A patent-innovation cycle revamp

The accepted model of the patent system driving innovation may work well in theory but measuring its efficacy is a lot harder to achive in the real world.

The concept of protecting ideas and innovation by legal means dates back to antiquity. But in the age of the internet and multinational business models, many of the existing laws are under strain, their suitability and ultimate purpose called into question. So does the patent system, as it stands, really promote ideas and innovation, as is regularly claimed?

The oft-used mantra in support of the patent system is that it encourages innovation, and innovation is good for society. This seems to make sense in theory: a patent provides an inventor, and any other individuals and organisations that have claims to the patent through the inventor, with broad rights over the subject matter of the invention.

That’s important, because only those people who have patent rights can exploit the subject matter that’s claimed in the patent. Essentially, the patent provides a temporary monopoly, usually for a 20-year period, over the technology.

If a patent is granted for an invention claiming the use of steam to power an engine, then the only people who can actually use steam to power an engine are those with patent rights. But once the patent expires, anyone else can use the invention.

This freedom from competition supposedly provides an incentive to commercially develop the invention claimed in the patent, and also encourages further inventive activity. Such activity is said to be good for society because it encourages technological advancement.

So would we have had developments in biotechnology, information technology, nanotechnology and the like without patents? That’s not clear-cut.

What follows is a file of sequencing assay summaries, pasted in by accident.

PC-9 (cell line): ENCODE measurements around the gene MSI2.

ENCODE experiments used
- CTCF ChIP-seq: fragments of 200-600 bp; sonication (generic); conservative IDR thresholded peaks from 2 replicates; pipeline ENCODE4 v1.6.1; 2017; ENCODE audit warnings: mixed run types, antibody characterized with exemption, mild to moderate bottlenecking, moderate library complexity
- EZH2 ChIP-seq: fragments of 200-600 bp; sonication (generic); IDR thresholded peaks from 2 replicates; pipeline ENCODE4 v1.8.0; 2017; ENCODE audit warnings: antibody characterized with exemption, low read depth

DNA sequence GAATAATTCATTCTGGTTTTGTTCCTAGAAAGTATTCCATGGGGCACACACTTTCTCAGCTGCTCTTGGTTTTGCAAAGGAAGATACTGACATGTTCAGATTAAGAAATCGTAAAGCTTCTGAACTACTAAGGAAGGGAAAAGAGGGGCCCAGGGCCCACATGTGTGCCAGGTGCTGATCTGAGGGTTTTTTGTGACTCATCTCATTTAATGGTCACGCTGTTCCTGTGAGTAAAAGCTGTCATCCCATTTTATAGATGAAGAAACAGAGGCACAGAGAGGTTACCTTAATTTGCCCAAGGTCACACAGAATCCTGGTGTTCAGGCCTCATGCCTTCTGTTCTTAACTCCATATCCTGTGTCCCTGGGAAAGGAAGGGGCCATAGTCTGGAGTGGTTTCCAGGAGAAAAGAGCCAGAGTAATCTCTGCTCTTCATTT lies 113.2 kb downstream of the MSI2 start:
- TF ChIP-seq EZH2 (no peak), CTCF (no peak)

The extent to which patents actually encourage innovation is difficult to empirically measure. Anecdotally, the CEO of any company operating in a field of high technology will probably argue their patents are crucial to the success of their business. On the other hand, economists who have been modelling such questions for many years tend to provide much more equivocal answers.

Recent work by economists at the Intellectual Property Research Institute of Australia (IPRIA), based at the University of Melbourne, suggests patents provide some incentive to commercially develop an invention. The researchers found that, if a patent application is not granted for whatever reason, the chance of the invention making it to market decreases by 13 per cent.

separate paper analysing the same dataset focused on the commercial returns from patents. Controlling for the value of the invention itself, it was found that having a patent increased the financial returns by between 40 per cent and 50 per cent.

So the IPRIA analyses suggest you don’t necessarily need a patent to develop an invention but, if you have one, the financial returns are likely to be much higher. Of course this work only measures private value to individuals who have patent rights.